1. (i)

    Applied correlative species distribution models to identify the main climatic factors determining the current distribution ranges for each studied species;

  2. (ii)

    Hindcasted projections of each species’ past distribution and quantify distribution range shifts in response to climate changes;

  3. (iii)

    Tracked the distribution shifts of oaks distributed across the submediterranean belt in the Iberian Peninsula based on the SDM's, and compare these shifts to those observed for temperate and mediterranea oak species; and

  4. (iv)

    Compared current and past distributional ranges of parental species with the known occurrence of hybrids to infer ancient contact zones and the persistence or turn-over of hybrid-species.

We further discuss the implications of our results for preserving the biodiversity of marcescent forests that occupy the Temperate-Mediterranean transition in southern Europe in the face of projected climate change.


Model performance and selection of environmental predictors

Selected models showed high performance scores for all species (Table 1), especially for Quercus robur, Q. canariensis and their hybrids. Model performance values (for details see Material and Methods section: Modelling approach, model fitting and evaluation) show that the lowest TSS values (True skill statistic bounded between [-1, 1], with values closer to one depicting better models) corresponded to Q. faginea (0.79) and Q. broteroi (0.77) up to Q. robur (0.98) which shows overall good to excellent model performance. The AUC (Area Under the Curve: [0, 1], values closer to one depict better models) were always above 0.96, also suggesting an excellent performance of the models. In addition, sensitivity and specificity scores (bounded between [0, 100]) were always above 85, confirming good and well-balanced performance of the models.

Table 1 Evaluation scores per species for the ensemble of 21 top-models (TSS: True skill statistic; AUC: Area Under the Curve; Sensitivity also called true positive rate or recall; Specificity also defined as the true negative rate).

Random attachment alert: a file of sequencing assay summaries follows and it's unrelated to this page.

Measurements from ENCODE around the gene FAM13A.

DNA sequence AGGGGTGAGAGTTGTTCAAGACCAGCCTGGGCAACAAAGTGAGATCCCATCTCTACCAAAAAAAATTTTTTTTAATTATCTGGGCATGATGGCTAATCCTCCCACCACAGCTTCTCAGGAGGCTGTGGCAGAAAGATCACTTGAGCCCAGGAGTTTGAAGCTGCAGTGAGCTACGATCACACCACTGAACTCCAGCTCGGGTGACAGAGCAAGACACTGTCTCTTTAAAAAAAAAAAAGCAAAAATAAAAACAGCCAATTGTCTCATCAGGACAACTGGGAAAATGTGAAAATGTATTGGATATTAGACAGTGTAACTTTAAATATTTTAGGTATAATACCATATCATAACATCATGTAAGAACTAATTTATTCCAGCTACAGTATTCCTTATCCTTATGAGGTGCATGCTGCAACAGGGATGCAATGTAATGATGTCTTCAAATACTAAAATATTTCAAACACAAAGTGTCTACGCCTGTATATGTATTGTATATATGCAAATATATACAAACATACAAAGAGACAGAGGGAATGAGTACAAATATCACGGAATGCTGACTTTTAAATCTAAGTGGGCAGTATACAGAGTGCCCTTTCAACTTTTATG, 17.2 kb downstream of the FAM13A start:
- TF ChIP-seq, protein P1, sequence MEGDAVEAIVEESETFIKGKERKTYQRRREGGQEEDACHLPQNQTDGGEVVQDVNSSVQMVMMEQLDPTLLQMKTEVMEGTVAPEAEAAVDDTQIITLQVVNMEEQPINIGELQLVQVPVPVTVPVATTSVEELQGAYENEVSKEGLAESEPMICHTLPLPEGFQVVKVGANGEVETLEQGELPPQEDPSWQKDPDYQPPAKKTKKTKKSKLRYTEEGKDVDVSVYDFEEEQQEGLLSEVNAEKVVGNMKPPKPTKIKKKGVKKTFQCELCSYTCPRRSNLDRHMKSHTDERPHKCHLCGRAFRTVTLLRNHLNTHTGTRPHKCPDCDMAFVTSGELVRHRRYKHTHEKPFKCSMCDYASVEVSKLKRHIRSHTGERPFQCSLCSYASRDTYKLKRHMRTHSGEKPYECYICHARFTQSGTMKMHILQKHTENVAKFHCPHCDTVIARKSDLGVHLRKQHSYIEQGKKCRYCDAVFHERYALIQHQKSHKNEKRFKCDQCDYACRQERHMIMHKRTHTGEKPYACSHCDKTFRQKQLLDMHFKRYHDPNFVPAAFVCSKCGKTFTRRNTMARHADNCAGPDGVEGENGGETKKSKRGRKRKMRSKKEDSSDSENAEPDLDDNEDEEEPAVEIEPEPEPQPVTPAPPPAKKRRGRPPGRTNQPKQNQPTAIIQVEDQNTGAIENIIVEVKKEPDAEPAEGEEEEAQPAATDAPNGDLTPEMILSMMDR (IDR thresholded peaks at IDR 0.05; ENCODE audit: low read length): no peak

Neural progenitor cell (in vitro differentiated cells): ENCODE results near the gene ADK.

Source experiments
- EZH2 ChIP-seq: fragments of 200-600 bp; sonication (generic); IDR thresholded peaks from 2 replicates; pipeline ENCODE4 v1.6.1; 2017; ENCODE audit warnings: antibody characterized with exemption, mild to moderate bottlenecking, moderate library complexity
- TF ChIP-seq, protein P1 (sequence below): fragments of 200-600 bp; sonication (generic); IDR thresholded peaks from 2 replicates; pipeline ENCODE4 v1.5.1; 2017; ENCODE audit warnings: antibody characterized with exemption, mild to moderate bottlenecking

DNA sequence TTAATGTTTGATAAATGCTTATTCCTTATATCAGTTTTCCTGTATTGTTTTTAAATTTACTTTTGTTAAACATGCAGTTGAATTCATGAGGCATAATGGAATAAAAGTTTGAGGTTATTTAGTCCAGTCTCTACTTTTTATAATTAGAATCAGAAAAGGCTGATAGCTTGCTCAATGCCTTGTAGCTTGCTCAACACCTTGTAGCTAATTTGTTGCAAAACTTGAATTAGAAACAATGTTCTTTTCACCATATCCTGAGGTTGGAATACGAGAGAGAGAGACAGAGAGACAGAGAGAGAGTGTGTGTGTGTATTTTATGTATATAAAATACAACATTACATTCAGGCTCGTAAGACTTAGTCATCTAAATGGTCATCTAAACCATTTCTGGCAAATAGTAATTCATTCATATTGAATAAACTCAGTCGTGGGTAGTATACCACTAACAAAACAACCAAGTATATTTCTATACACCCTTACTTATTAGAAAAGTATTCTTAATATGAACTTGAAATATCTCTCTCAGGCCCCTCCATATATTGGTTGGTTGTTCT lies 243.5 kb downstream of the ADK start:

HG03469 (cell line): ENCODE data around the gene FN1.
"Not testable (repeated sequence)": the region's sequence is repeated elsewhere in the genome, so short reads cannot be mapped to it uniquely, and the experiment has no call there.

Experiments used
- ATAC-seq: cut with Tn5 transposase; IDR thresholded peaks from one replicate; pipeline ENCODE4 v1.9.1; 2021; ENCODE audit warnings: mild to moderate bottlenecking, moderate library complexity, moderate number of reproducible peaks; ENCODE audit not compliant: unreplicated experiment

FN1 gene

Bioclimatic predictors showed the highest importance scores when compared to topographic ones (Supplementary Fig. S1). Exceptions were found for Q. faginea and Q. canariensis, for which the average topographic ruggedness index (TRI_AVG) was the most important variable. The contribution of variables related to the precipitation regime contributed the most to explain the present distribution of the focal species (Supplementary Fig. S1), especially the precipitation of the warmest quarter (BIO_18), the annual precipitation (BIO_12), and precipitation seasonality (BIO_15). Winter cold temperatures also held substantial explanatory power, especially the Annual mean temperature (BIO_01), the Mean Temperature of Coldest Quarter (BIO_11), and Isothermality (BIO_03).

Changes in predicted distributions of marcescent oak species and their hybrids

When taking into account all taxa pat-present dynamics (Fig. 3a), we observed an average loss of suitable areas from the LGM to the present of ca. 25%, offset by an overall gains of ca. 38% while about 37% of the range remained stable. From the MH to the present, all selected oak species maintained 60% of their area, with ca. 16% of gains and ca. 23% of losses in terms of suitable area (Figs. 1, 2 and 3).

Considering taxonomic groups, we observed that subsection Galliferae species expanded 43% of their overall area from LGM to MH, with losses of ca. 23% and 34% of their range remaining stable (Figs. 2 and 4). Since the MH to the present, the range of these species remained stable for the most part (58%) (Figs. 1, 2, 3 and 4). Regarding roburoid oaks, they showed limited latitudinal shifts, while the overall extension of their distribution area remained generally stable (Figs. 2 and 3).

Figure 1
figure 1

Changes in predicted distributions (gained, lost, or stable) for Galliferae oak species for the studied periods: LGM-MH (left); LGM-Present (center); MH-Present (right). Maps were generated by JG and CVV in R v.4.0.3 ( and assembled in ArcMap 10.5 (

Figure 2
figure 2

Changes in the predicted distributions (gained, lost, or stable) of hybrids (Q x marianica and Q. × coutinhoi) and Roburoid oaks (Q. estremadurensis and Q. robur) for the studied periods: LGM-MH (left); MH-Present (center); LGM-Present (right). Maps were generated by JG and CVV in R v.4.0.3 ( and assembled in ArcMap 10.5 (